Many of the medical
conditions affecting a female dog's reproductive tract are
extremely serious and can even be fatal, although risk of these disorders
can be reduced by spaying. In contrast, few reproductive disorders affecting
the male are life-threatening.
Dangers During Birth
There are several risks to a female dog when giving birth. If she fails to
have successful contractions or has difficult labour, the pups may need to
be delivered by Caesarean section. After birth, there is a risk of
haemorrhage, infection, prolapse or rupture of the uterus, or eclampsia - a
life-threatening loss of calcium from the body. If your dog has difficulties during or after birth, seek urgent veterinary help. X-ray analysis may be used to identify a closed
pyometra; this dangerous condition, caused when pus builds up in the womb,
requires urgent surgery.
Male infertility can occur as a consequence of prostatic or testicular
disease, an under active thyroid, or even a prolonged high fever. Female infertility is difficult to assess, although hormonal blood tests during oestrus may be useful. Each female has her own idiosyncratic oestrous cycle, however, and the most common reason for
unsuccessful mating is miscalculation of the correct time for mating.
Female Reproductive Tract Disorders
SYMPTOMS AND TREATMENT
|This is potentially life
threatening, and usually occurs after an oestrous cycle. Bacteria
multiply in the womb and create pus. If the cervix remains open, the
pus escapes through the vagina and out of the vulva. This is known
as an "open pyometra", and is relatively easily diagnosed
and treated. If the cervix is tight, however, pus builds up in the
womb; this is called a "closed pyometra" and clinical
signs develop quickly. A dog with pyometra has increased thirst and
a decreased appetite. She rests more and may or may not have a
vaginal discharge. Untreated, this leads to collapse and shock. If a
dog has a closed pyometra, immediate surgery is needed to remove the
|Vaginitis and juvenile vaginitis
||Vaginitis (inflammation of the
vagina) in adult female dogs causes discomfort, and affected dogs
persistently lick their vulva. Some young pups develop a sticky,
green-yellow vaginal discharge that dries into a hard crusty wick in
the hair on the tip of the vulva. This condition, known as juvenile
vaginitis, almost always spontaneously clears when a pup has her
first season. If your pup is affected, postpone spaying until three
months after her first season.
|In most cases, mammary tumours
appear as hard, pebble-like mobile masses under the skin near teats,
but the most aggressive form causes rapid, painful swelling in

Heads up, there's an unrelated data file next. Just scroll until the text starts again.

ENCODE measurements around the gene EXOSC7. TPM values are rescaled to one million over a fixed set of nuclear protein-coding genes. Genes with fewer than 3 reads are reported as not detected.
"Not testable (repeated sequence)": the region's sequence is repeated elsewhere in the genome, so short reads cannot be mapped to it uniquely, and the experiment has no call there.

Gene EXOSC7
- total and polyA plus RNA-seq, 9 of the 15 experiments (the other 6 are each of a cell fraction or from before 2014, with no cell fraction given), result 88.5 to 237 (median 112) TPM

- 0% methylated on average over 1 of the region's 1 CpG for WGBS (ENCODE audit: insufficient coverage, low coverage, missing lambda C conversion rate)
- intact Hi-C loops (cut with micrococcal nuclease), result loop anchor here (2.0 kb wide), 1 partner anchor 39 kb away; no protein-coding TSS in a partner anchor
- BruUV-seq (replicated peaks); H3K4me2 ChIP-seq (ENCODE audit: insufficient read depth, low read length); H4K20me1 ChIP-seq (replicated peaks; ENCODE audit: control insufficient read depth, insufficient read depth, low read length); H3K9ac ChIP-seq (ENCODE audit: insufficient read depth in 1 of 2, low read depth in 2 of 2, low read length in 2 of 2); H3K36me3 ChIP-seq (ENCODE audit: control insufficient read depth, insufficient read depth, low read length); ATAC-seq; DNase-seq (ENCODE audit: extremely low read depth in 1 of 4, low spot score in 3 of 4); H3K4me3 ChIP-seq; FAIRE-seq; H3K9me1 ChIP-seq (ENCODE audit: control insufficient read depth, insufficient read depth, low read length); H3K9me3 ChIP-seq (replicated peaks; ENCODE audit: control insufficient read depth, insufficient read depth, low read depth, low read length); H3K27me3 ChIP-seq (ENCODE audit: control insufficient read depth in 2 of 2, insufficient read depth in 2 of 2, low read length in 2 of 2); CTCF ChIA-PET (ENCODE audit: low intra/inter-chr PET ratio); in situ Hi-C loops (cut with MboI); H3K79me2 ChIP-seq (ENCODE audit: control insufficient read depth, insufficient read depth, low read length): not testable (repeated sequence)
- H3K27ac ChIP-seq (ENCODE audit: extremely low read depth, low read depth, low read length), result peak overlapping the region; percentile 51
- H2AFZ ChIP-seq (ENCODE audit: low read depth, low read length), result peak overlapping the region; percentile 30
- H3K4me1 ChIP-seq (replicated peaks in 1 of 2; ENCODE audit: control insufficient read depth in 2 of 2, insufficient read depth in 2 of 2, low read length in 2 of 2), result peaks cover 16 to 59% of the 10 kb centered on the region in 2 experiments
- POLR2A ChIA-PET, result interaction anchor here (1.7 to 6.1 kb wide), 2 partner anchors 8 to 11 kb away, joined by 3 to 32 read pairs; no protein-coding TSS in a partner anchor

breasts in the groin area. Removal and examination of a lump is the
only guaranteed way of diagnosing mammary tumours. Neutering a
female dog can reduce the risk of mammary tumours: if bitches are
spayed before their first season, the risk is negligible, and even
spaying after the first season still reduces the risk by over 99 per
cent. However, spaying a female dog after she has had about six
oestrous cycles has no effect on the risk of her developing mammary
|Male Reproductive Tract Disorders
A male dog normally produces a
cream-yellow coloured lubricant in the sheath (smegma). Injury
or infection to the sheath or penis can cause increased redness,
excessive drip that may be foul-smelling, and licking. To treat, the
sheath is flushed with warm saline or dilute antiseptic — this
reduces the quantity of discharge. If the problem is due to
bacterial infection, the dog is treated with antibiotics.
out of sheath
During an erection, the
bulbourethral gland on a dog's penis can swell so much it is too
wide to retract into the sheath. If the erection is prolonged, the
penis becomes dry and cannot be withdrawn. To treat this condition,
lubricate the penis with water-soluble jelly and slide it back in
its sheath. If this is not possible, keep it moistened with
lubricant and get veterinary help.
There is a high incidence of cancer
in undescended testicles. Abdominal testicles may be surgically
removed. Partly descended testicles that have passed through the
inguinal ring should be monitored for changes in texture or size,
and removed if and when necessary. Because this condition is
inherited, dogs with partly or completely undescended testicles
should not be used for breeding.
The most likely cause of
testicle enlargement is a testicular tumour. To treat, tumours are
surgically removed and identified by a pathologist. Malignancy is
very rare. Infection or injury from dog bites, frostbite, or contact with corrosive
chemicals can also cause painful enlargement. A moist scrotal skin
infection causes weeping skin damage that heals into a hard,
carapace-like scab, giving the impression of testicle enlargement.
Penetrating injuries are treated with pain killers and antibiotics.
The prostate may become
infected when there is either bladder or urethra infection. All
prostates increase in size with time, reaching maximum size usually
between six and ten years of age. This swelling pushes upon the
floor of the rectum, causing a bottleneck for stool to pass through.
Initial signs of "benign hyperplasia" include difficulty
passing stools. In rare instances hyperplasia can produce small to
enormous prostatic cysts that can cause rectal obstruction. Prostate tumours are
uncommon. A dog may be treated with injections of delmadinone, but
if severe, hyperplasia is reduced by castration.